Dr. Roach: Misophonia is an excessive response to certain sounds

Keith Roach
To Your Health

Dear Dr. Roach: My grandson suffers from misophonia. He is unable to attend school or be in the same room as anyone eating. He runs away when someone clears their throat or coughs.

As a result, he is totally isolated and has no friends. He is soon to be 16 years old and is home-schooled. Are there any treatments for this horrible disorder?

— G.H.

Dear G.H.: Misophonia was described first in 2001 as a fear or hatred of certain specific sounds. While misophonia is not yet a recognized medical condition, researchers are beginning to document its characteristics so that it can be studied. Until that happens, researchers have noted similarities of misophonia to obsessive-compulsive disorder, or possibly anxiety disorders.

Misophonia typically starts in late childhood or adolescence, but it has been seen up to age 52. The most common noises that trigger misophonia are eating noises, and breathing and nasal sounds, just as your grandson describes. Most people note an immediate irritation or disgust that turns to anger.

Many people get uncomfortable around such sounds, and some sounds -- such as nails on a chalkboard or a dental drill -- provoke an emotional response in some people. However, the response in misophonia is excessive, unreasonable or out of proportion to the provocation, and this is recognized by the person. Severe cases, like your grandson’s, can lead to social isolation.

Some propose that the neurological basis of misophonia is abnormal neuroanatomical connections in the brain in an area called the anterior insular cortex that’s involved in emotion processing, so that sounds abnormally activate this area.

Without proper studies, I can’t provide evidence-based recommendations for treatment. However, I have read case studies showing significant improvement with cognitive-behavioral therapy. Other possibilities are “counterconditioning,” in which the trigger sound is paired with something positive, and tinnitus retraining therapy, which is a type of sound therapy designed to reduce emotional response to tinnitus, a persistent sound in the ear such as ringing or buzzing.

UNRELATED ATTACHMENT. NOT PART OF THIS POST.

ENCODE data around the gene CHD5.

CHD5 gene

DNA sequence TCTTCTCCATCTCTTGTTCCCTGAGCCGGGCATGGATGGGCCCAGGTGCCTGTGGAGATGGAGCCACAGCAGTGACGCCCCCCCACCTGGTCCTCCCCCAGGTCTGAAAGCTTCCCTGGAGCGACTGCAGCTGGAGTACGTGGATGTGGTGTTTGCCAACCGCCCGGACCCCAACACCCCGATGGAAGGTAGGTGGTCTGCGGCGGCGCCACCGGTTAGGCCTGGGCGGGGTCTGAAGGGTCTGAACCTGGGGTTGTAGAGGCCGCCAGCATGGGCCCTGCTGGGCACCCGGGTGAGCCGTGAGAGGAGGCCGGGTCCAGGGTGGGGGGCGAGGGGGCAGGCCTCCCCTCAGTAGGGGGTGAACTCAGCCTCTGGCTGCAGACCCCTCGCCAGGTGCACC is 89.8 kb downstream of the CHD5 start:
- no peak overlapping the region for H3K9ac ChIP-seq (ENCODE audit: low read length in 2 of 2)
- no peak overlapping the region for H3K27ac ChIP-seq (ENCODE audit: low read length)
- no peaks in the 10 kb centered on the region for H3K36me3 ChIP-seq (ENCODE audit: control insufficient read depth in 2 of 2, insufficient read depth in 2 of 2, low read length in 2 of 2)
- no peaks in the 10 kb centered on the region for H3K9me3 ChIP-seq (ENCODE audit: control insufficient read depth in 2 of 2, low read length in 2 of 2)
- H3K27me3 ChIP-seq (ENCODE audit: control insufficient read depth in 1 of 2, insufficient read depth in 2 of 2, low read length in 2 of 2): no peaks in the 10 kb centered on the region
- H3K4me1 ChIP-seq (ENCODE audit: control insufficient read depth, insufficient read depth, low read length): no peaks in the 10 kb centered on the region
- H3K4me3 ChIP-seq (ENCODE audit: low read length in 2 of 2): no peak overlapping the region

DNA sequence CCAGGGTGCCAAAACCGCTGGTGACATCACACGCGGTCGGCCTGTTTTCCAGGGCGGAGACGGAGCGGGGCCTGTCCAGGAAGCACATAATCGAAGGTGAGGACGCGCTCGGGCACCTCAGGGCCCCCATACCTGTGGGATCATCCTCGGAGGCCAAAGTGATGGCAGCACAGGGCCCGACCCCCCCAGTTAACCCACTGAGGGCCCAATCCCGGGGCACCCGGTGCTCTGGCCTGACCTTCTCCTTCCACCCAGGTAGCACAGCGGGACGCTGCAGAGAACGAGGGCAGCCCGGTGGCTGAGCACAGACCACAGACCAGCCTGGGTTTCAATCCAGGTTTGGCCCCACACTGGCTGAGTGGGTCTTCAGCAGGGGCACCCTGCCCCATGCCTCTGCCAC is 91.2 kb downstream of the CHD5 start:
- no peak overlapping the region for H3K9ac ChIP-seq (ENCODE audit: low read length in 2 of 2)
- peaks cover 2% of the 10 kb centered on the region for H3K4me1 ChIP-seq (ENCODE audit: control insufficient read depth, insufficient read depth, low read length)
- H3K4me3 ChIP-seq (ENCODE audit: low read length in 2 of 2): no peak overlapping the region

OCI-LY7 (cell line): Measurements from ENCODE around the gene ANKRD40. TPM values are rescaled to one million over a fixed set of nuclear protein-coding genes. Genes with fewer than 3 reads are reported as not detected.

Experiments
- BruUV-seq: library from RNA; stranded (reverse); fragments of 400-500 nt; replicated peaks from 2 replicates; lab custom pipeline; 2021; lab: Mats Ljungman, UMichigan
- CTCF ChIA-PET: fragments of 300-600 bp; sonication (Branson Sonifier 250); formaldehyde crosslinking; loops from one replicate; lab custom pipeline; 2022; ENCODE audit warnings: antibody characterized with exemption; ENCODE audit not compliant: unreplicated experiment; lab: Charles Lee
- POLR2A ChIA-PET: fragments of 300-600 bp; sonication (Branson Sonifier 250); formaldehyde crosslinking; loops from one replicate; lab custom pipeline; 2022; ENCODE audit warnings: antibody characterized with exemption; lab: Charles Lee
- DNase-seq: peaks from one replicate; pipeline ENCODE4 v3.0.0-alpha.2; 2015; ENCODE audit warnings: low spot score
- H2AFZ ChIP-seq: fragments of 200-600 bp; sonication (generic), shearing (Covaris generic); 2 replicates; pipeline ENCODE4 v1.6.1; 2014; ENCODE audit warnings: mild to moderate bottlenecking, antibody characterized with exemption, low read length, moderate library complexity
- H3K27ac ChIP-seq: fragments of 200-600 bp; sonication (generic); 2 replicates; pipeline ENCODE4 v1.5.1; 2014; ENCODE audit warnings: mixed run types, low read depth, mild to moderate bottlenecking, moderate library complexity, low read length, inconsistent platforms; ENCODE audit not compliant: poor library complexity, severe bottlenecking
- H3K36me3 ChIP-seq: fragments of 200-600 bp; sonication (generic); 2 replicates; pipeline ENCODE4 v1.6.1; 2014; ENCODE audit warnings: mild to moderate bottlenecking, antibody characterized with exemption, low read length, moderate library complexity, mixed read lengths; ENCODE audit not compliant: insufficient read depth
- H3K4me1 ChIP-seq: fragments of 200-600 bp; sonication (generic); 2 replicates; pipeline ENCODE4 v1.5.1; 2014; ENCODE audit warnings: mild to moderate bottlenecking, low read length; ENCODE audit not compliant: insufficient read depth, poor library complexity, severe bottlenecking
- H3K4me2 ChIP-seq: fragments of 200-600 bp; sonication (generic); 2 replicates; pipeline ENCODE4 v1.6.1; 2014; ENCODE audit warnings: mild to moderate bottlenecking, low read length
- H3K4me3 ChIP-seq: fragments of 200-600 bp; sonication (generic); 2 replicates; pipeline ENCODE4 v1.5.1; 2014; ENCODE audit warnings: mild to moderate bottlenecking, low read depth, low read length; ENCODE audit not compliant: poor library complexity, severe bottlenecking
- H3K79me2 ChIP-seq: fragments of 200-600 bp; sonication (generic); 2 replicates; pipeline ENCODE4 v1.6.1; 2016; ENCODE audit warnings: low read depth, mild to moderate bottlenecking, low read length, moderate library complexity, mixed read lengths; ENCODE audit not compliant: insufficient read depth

Given how severe his symptoms are and how deeply it has affected his life, I would recommend looking into one of these therapies.

Dear Dr. Roach: I had two previous episodes of C. diff and was treated with vancomycin. My stool tests the first time were negative. Recently, I got the same symptoms, and the doctor did a stool test and then put me on vancomycin. I improved, but tests came back negative, so the medicine was stopped and my symptoms returned. My doctor refuses to consider that the test might be a false negative, and told me to use Imodium. The gastroenterologist agreed. What do I do?

-- M.G.

Dear M.G.: There are two major tests for C. diff -- one looks for the toxin and another looks for the bacteria DNA.

There is no such thing as a perfect test. Even very, very good tests -- like the most recent nucleic acid amplification tests for C. diff -- can have false negative results. Other less sensitive tests will have false negatives more frequently. If you had a toxin test, a NAAT test would be more likely to identify a true infection, if present.

If you took the vancomycin before the stool sample was tested, that is a clear reason for a false negative, and I would recommend a repeat test if you continue to have symptoms. If you continue to have symptoms despite a negative NAAT test, it is time to look for an alternative explanation. You don’t want to take unnecessary antibiotics. There are many other causes of diarrhea besides C. diff.

Readers may email questions to ToYourGoodHealth@med.cornell.edu.